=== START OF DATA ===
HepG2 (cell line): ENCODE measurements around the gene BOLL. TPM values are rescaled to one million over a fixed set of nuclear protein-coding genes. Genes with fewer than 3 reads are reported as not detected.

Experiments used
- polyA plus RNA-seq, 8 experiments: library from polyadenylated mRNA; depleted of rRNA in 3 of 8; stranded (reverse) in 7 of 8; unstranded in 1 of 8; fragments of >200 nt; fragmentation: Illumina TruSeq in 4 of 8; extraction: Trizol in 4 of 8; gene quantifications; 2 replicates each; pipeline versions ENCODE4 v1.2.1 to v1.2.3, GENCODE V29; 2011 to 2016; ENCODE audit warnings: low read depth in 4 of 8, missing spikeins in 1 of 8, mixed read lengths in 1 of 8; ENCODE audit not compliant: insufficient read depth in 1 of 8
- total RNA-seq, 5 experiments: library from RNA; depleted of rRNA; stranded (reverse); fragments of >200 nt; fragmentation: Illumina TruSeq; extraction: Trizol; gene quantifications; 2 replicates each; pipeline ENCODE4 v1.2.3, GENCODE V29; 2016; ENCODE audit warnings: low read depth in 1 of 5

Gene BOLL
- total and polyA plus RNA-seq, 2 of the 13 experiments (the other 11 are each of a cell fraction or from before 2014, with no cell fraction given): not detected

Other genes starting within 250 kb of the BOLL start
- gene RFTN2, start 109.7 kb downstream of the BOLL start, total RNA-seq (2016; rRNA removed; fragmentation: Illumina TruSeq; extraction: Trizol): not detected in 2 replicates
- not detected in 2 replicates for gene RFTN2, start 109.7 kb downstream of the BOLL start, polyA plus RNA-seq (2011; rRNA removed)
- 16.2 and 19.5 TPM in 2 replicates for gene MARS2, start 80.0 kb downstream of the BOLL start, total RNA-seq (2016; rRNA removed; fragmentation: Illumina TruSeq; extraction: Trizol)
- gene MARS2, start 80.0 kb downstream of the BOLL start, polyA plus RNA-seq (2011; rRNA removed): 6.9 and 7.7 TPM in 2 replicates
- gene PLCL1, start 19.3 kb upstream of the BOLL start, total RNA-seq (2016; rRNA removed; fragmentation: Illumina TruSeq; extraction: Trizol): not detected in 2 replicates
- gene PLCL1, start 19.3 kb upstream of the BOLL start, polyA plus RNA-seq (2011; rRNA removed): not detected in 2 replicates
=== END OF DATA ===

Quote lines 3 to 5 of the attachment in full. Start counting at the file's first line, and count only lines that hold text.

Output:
- polyA plus RNA-seq, 8 experiments: library from polyadenylated mRNA; depleted of rRNA in 3 of 8; stranded (reverse) in 7 of 8; unstranded in 1 of 8; fragments of >200 nt; fragmentation: Illumina TruSeq in 4 of 8; extraction: Trizol in 4 of 8; gene quantifications; 2 replicates each; pipeline versions ENCODE4 v1.2.1 to v1.2.3, GENCODE V29; 2011 to 2016; ENCODE audit warnings: low read depth in 4 of 8, missing spikeins in 1 of 8, mixed read lengths in 1 of 8; ENCODE audit not compliant: insufficient read depth in 1 of 8
- total RNA-seq, 5 experiments: library from RNA; depleted of rRNA; stranded (reverse); fragments of >200 nt; fragmentation: Illumina TruSeq; extraction: Trizol; gene quantifications; 2 replicates each; pipeline ENCODE4 v1.2.3, GENCODE V29; 2016; ENCODE audit warnings: low read depth in 1 of 5

Gene BOLL